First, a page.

In Chicago a few weeks ago at their first architecture biennial, I knew going in I wanted to focus on the women architects -- in a profession seriously deficient in recognition of women practitioners. Though Liz Diller and Zaha Hadid and now Jeanne Gang and Annabelle Selldorf and Kazuyo Sejima of Sanaa have designed towers, I'm still surprised at the number of competitions and short lists that include no women, and equally important, whether those women at the forefront are eager to be role models for other women coming along. The parallel influence and events now swirling around Frankenthaler then, is instructive.
Giant Step, 1975 Artwork © 2015 Helen Frankenthaler Foundation, Inc. / Artists Rights Society (ARS), New York. Photo by Rob McKeever.
In addition to the new Siegel book, a recent exhibition at Brandeis she curated on the School of Frankenthaler was hailed as groundbreaking. Just this week, a symposium on Frankenthaler will take place at NYU Institute of Fine Arts (free and open to the public, few seats remain but the event will be live streamed). Proenza Schouler, the ultra hip design team based their 2015 fall collection on Frankenthaler's inspiration.
Proenza Schouler Fall 2015 Collection
Frankenthaler herself alternated between a sort of intentionally scruffy artist look and a very fashionable one.
Helen Frankenthaler in her studio at East 83rd Street and 3rd Avenue, New York, with works in progress, 1961. Andre Emmerich © estate of Andre Emmerich. Courtesy Helen Frankenthaler Foundation Archives, New York
Helen Frankenthaler at the opening of her traveling retrospective, Kongresshalle, Berlin, 1969. Courtesy Helen Frankenthaler Foundation Archives, New York
A few weeks ago, the Vienna State Opera unveiled their newest safety curtain by Dominique Gonzalez-Foerster based on a photograph of Helen in her studio by Gordon Parks (which I don't have the rights to show you here but which you can see online if you go here along with a fab photo of Frankenthaler at the Beaux Arts Ball dressed as Marie Therese Walter, Picasso's young muse and lover).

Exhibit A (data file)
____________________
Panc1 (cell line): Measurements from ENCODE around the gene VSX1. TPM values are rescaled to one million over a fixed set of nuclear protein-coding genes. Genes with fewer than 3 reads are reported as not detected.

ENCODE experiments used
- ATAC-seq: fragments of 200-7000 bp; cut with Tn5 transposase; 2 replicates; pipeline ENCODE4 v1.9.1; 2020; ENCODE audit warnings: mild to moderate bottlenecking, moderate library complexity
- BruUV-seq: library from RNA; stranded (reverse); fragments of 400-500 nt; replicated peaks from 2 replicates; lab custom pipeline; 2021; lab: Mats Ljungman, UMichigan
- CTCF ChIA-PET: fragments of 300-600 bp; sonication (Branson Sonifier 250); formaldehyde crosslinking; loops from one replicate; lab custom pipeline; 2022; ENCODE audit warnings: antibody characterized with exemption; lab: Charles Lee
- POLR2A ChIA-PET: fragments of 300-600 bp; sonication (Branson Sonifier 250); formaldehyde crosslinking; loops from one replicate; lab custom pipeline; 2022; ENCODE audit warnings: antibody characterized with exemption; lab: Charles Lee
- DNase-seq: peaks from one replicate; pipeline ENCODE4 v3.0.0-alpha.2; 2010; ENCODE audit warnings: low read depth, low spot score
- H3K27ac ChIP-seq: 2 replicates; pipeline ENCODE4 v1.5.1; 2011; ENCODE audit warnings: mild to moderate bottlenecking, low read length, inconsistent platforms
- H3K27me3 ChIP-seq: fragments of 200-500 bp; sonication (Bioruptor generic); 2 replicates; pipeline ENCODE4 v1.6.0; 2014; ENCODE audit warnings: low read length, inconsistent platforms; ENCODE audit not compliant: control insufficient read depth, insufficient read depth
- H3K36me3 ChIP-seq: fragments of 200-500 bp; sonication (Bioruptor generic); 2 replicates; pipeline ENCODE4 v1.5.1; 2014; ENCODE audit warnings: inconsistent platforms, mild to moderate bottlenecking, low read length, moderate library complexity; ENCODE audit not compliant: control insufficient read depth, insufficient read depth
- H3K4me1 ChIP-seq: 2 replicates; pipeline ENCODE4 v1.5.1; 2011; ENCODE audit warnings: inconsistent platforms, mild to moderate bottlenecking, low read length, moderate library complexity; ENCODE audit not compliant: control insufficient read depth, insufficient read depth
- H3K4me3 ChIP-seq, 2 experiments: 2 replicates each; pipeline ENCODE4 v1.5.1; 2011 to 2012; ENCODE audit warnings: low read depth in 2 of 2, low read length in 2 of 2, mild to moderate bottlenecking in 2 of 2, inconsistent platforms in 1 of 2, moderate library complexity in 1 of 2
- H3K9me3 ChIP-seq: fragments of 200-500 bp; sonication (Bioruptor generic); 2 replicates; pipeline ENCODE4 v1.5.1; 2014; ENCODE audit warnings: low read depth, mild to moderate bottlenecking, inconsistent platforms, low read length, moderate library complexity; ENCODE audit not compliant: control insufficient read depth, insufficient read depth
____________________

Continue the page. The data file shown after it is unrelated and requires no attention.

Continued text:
Copyright: Dominique Gonzalez-Foerster safety curtain at the Vienna State Opera, copyright museum in progress / Andreas Scheiblecker
Speaking of Picasso, and the profound influences females had on him, I often find myself writing about the men, (especially Picasso) and I know part of that perpetuates the iconography of the still influential Great Male Artists. Though Frankenthaler had not been previously been considered by some (male) art historians in that very top rank of 20th century artists, maybe it has as much to do with the way we look at women artists and automatically discount their work. The whole backlash against feminism and women practitioners themselves rebelling against being called women artists or architects should seem antique. Regrettably, it's not.
One of the most interesting things about the book are essays and notes from contemporary women painters themselves on Frankenthaler and her work. Laura Owens, a painter whose work and activism I find admirable, noticed the transitional moment that Frankenthaler herself represented, both foreground and background, messy but who worked wearing her Rolex, who mainstreamed watercolor techniques in her staining methodology. Daniel Belasco points out in his essay, "As Frankenthaler knew, a woman painting in a so-called feminine aesthetic risked gross misinterpretation."
Women artists are still walking that fine line--wanting to be seen as serious players, but also wanting to be able to be feminine without worrying if they will be seen as minor. The camaraderie in the photo at the top is so powerful and showed that there was an early sisterhood of support and though Frankenthaler may have dressed up as Marie Therese, she--and perhaps her fellow artists- were muses for each other. They did not claim feminist labels, but they lived them. As Frankenthaler wrote to Hartigan,
"The pains of beautifully showing your identity are really too much for me sometimes. I never understood the need for muses: come to me!"
Jack Mitchell/Getty Images
To learn more about Helen Frankenthaler, visit the website of her foundation where you can see wonderful images I wasn't able to load and learn more about her work and career.
To learn more about the Frankenthaler symposium this Friday October 23rd and the live stream go here.
To see more of the Frankenthaler inspired Proenza Shouler collection go here.
To learn more about the Vienna State Opera commissioning program and museum in progress programs go here.
To purchase "The heroine Paint" After Frankenthaler go here.